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[email protected]: Who pays the price for US food monopolies? | Olympics Tokyo organizers apologize for food waste

Getty Images store aisle grocery food monopolies
Each day at 5 p.m. we collect the five top food and supplement headlines of the day, making it easy for you to catch up on today's most important natural products industry news.

Revealed: the true extent of America's food monopolies, and who pays the price

Take a look at the hundreds of brands stacked on retail shelves and you'd be hard pressed to fully understand the extent of monopolies in the CPG food world. But as many natural products industry members know, several uber-powerful companies control the majority market share of almost 80% of dozens of grocery items bought regularly by ordinary American shoppers. These companies have grown thanks to political lobbying and weak regulation that enabled a wave of unchecked mergers and acquisitions; their size and influence enables them to largely dictate what America’s 2 million farmers grow and how much they are paid, as well as what consumers eat and how much our groceries cost. Scary! The Guardian digs into the gory details.

Olympics Tokyo organizers apologize for food waste, in latest Games headache

Organizers of the Tokyo Olympic Games on Wednesday apologized for ordering too much food for their staff during the opening ceremony and letting it go to waste after videos of trucks carting off boxes of uneaten food went viral online. Reuters reports that thousands of untouched lunch boxes and rice balls have been discarded at the stadium as a decision to hold the Games without spectators slashed the number of volunteers there. Some 110,000 volunteers were initially expected for the Games, although 10,000 had quit as of last month, as the worsening pandemic turned public opinion against the sporting events.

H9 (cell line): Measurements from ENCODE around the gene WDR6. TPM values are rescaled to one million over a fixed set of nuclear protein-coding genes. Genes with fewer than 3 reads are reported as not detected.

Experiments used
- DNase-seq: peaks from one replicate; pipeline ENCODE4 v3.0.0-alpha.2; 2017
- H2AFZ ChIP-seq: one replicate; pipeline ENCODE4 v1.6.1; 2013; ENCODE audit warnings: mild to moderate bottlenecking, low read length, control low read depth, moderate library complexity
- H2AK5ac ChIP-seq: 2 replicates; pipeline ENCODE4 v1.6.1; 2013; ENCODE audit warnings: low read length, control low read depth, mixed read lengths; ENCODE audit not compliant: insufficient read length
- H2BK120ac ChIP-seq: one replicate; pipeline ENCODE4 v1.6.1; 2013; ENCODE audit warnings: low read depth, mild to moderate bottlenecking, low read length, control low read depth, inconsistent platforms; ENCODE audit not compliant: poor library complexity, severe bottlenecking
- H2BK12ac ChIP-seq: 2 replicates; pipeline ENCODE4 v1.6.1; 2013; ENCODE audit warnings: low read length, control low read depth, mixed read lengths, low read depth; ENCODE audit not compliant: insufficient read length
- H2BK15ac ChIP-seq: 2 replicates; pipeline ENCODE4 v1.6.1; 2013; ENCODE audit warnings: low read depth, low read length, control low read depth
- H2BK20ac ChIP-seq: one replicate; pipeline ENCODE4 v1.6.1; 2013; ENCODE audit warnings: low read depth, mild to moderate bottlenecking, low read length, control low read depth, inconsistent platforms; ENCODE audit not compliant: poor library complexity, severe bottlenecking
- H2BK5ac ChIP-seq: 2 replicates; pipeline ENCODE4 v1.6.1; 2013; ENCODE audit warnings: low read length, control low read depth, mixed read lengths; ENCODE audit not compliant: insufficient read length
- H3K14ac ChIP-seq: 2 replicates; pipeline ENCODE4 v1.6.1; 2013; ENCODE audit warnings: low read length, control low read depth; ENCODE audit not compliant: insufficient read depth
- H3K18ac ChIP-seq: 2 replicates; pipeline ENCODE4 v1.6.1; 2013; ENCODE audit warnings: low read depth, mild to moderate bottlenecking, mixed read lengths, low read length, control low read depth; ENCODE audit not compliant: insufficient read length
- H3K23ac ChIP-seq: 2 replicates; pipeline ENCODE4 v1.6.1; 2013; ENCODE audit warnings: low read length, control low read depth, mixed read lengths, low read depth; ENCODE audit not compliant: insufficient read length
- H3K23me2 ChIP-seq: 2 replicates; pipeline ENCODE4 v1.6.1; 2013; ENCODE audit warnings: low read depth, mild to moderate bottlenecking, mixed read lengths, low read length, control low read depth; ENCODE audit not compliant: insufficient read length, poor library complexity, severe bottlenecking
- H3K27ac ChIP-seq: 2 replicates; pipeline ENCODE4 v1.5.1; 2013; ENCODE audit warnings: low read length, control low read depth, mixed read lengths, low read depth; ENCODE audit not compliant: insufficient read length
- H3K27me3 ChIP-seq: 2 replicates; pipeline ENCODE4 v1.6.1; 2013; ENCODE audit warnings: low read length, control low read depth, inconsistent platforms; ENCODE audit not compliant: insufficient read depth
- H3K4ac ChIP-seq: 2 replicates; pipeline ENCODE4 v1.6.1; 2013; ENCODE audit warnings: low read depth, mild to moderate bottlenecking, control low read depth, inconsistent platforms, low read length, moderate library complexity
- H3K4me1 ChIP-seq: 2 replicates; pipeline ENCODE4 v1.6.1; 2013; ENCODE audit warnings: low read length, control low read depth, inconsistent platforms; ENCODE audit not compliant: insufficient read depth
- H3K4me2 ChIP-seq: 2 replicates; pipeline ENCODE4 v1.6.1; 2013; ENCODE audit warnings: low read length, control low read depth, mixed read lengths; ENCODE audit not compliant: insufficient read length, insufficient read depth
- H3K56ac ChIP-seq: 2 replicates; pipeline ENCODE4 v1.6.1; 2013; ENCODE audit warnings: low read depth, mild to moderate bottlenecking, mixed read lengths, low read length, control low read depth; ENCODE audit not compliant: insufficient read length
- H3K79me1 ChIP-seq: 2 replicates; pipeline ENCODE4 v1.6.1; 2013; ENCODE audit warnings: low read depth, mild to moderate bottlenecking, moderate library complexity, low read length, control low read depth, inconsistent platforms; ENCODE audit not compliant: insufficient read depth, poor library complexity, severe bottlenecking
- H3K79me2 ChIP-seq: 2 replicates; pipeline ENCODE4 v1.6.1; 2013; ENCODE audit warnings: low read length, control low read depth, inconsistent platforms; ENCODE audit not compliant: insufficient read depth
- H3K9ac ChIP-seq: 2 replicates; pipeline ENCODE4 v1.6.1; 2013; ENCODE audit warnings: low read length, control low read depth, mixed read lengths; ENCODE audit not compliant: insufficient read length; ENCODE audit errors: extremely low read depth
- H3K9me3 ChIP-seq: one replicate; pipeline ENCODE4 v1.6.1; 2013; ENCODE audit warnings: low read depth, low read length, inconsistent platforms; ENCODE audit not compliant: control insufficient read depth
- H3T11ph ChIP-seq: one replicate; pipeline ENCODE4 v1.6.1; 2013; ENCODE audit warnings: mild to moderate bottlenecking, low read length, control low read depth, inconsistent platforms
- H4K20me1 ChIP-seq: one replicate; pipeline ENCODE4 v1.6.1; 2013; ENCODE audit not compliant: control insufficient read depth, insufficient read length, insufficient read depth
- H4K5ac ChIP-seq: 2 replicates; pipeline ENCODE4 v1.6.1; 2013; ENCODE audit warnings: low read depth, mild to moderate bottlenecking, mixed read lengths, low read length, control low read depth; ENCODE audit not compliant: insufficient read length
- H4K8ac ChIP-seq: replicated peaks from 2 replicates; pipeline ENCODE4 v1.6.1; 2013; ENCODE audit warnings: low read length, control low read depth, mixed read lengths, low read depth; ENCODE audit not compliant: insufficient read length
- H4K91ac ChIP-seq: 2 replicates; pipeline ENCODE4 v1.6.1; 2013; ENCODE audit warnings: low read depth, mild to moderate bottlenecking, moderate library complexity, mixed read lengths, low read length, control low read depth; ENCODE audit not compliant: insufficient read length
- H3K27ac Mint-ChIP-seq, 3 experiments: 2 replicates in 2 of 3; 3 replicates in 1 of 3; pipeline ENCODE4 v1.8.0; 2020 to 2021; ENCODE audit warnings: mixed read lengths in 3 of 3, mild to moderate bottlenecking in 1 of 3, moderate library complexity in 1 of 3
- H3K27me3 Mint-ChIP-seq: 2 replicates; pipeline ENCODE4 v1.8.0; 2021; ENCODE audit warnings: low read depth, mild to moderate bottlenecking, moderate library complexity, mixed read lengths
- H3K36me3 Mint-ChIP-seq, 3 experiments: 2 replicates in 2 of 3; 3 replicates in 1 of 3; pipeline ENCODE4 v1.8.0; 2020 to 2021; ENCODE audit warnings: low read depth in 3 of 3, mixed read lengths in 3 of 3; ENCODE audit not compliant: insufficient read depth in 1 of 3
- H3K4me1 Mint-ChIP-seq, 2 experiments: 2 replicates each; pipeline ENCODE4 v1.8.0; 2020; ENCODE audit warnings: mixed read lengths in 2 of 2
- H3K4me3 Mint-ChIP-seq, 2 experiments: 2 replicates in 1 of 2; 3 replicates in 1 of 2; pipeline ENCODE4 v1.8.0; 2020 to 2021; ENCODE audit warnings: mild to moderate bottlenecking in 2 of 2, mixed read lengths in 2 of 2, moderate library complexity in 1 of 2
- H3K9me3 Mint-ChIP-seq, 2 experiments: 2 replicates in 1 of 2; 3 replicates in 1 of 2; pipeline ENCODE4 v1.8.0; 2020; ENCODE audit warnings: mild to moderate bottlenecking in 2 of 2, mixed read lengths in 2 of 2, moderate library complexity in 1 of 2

Why you might want to sell out—to your employees

Is your enterprise a good fit for an employee stock ownership plan? According to the latest figures from the National Center for Employee Ownership, these plans, known as ESOPs, were at more than 6,300 companies in the U.S., holding total assets of more than $1.4 trillion and covering 14 million employee-owners. The Philadelphia Inquirer explains a few rules and methods to note before going this route (you'll need help from a financial professional or two, ultimately) and points out that while benefits for the owner abound, the biggest benefit is for workers. Employee stock ownership plans are just like any other benefit plan for your company: a form of compensation that will attract and keep employees.

The rise of the neighborhood market

Isolation and the mass reliance on e-commerce during the pandemic have led some business owners to launch locally focused neighborhood markets that serve specific communities. “Even though we were socially distanced over the past year, we really saw this return to community engagement and being part of something bigger and on your local home turf,” says Meghann Martindale, head of retail research at commercial real estate service MadisonMarquette, said to L.A. Magazine. We don’t want to be relegated to shopping only online, detached from our environment, Martindale explains, and so we’re returning to “small business, the local mom and pops, because of that need for connection." If there ever was a time to start a hyper-curated upscale grocery store that foster community, it's right now.

This is exactly how we're going to benefit from upcycled skin care ingredients

Upcycled beauty products are arriving fast on the heels of their trendy upcycled food and beverage counterparts. The movement in skin care is still in its infancy, but we've seen upcycled ingredients in the beauty world before (coffee ground scrubs, anyone?). However, there is still ample room for growth and innovation. Other emerging upcycled ingredients include barley seed ferment, a hydrating ingredient derived from the waste stream of the gin-making process, and upcycled seed oils from vegetables such as avocados and tomatoes. New Beauty highlights a handful of brands jumping headfirst into repurposed waste streams.

TAGS: General 5at5
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